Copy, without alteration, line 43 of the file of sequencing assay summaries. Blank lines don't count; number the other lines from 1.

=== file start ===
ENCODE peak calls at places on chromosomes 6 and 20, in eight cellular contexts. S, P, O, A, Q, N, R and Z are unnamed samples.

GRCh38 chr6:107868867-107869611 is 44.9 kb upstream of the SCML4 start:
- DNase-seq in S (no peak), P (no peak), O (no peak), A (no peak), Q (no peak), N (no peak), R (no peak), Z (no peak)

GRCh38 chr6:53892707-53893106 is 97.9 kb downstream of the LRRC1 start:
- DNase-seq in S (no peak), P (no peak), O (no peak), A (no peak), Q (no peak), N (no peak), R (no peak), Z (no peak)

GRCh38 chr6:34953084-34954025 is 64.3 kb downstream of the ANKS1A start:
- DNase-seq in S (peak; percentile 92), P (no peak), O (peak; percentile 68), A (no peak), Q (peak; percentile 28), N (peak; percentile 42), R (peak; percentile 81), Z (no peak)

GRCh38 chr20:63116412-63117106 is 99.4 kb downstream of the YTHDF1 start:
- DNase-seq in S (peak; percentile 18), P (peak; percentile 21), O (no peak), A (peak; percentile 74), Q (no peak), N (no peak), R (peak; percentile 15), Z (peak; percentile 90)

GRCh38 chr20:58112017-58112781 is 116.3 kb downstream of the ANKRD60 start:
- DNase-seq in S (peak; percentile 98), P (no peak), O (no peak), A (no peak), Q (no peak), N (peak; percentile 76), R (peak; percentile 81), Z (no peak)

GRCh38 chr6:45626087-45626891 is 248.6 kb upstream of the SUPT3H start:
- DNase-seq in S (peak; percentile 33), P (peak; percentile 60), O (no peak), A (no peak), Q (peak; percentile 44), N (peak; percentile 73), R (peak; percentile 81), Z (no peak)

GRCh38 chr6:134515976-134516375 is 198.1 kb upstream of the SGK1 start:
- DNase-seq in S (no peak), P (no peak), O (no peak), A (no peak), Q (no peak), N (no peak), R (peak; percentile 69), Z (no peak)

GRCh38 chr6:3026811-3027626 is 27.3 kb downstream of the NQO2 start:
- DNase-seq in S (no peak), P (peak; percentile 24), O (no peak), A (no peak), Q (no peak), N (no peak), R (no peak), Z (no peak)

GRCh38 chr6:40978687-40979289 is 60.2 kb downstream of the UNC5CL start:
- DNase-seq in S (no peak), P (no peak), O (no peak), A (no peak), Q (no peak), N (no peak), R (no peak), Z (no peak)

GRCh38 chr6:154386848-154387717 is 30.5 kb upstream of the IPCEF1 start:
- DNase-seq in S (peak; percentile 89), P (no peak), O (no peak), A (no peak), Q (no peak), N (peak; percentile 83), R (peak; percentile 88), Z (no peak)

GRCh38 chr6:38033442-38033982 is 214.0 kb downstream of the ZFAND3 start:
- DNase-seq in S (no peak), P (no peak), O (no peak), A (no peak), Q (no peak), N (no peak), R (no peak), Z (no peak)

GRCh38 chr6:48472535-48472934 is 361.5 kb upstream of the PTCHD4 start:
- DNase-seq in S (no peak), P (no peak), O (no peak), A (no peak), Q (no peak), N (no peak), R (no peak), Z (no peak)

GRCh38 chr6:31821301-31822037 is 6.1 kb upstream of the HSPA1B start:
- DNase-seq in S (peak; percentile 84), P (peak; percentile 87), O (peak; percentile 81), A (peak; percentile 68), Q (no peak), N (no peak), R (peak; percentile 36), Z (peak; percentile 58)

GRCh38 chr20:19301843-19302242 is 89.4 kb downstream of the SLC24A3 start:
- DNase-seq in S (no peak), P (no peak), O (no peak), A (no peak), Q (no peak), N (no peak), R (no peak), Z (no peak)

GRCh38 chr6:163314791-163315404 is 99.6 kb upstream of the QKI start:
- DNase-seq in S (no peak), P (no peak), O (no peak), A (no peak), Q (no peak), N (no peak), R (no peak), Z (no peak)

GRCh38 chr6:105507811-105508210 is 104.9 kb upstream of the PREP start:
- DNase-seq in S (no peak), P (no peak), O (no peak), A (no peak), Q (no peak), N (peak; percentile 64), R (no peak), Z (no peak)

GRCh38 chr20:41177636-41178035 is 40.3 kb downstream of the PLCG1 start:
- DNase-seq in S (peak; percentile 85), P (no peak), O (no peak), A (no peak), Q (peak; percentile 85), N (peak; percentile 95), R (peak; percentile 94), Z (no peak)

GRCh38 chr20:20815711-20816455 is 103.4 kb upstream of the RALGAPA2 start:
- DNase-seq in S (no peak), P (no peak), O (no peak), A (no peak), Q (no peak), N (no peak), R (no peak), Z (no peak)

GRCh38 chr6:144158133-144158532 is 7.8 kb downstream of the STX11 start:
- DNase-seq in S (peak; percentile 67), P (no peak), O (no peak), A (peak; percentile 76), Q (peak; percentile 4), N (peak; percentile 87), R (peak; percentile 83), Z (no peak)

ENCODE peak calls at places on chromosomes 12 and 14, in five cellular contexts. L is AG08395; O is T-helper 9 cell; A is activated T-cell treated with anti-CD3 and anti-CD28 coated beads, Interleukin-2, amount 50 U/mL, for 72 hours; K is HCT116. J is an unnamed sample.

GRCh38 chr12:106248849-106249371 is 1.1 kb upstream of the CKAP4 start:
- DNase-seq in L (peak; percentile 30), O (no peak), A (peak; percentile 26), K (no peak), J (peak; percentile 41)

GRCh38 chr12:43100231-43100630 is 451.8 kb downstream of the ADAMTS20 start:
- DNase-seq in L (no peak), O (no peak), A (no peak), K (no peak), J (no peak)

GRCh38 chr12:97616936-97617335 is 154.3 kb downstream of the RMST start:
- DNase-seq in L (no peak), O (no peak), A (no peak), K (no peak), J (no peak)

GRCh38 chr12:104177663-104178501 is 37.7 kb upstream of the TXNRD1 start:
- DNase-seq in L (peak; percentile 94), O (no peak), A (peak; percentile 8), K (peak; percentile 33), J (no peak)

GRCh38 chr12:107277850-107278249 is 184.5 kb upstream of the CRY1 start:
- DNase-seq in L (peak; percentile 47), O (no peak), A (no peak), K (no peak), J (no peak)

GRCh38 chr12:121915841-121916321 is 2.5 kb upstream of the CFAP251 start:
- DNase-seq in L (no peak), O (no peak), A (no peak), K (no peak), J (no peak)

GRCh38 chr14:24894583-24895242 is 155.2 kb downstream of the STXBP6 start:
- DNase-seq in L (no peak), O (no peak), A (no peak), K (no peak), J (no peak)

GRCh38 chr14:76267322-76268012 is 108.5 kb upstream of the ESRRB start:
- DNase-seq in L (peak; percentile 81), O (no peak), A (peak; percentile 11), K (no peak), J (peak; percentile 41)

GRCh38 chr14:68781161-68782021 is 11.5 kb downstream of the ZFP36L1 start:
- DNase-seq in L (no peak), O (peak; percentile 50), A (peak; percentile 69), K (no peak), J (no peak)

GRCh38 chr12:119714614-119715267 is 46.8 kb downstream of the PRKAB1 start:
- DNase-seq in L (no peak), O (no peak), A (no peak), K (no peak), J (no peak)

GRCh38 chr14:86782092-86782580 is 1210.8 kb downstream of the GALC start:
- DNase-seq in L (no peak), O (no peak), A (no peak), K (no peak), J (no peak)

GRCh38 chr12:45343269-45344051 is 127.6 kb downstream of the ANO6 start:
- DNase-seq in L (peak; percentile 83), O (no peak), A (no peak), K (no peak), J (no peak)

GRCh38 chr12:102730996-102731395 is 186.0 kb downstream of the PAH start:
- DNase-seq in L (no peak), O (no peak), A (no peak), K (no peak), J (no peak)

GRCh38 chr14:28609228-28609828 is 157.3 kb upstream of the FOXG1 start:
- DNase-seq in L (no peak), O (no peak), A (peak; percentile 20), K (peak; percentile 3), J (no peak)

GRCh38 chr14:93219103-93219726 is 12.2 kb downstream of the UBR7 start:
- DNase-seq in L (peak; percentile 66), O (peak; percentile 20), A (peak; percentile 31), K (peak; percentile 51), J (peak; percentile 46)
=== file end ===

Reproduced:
GRCh38 chr12:43100231-43100630 is 451.8 kb downstream of the ADAMTS20 start: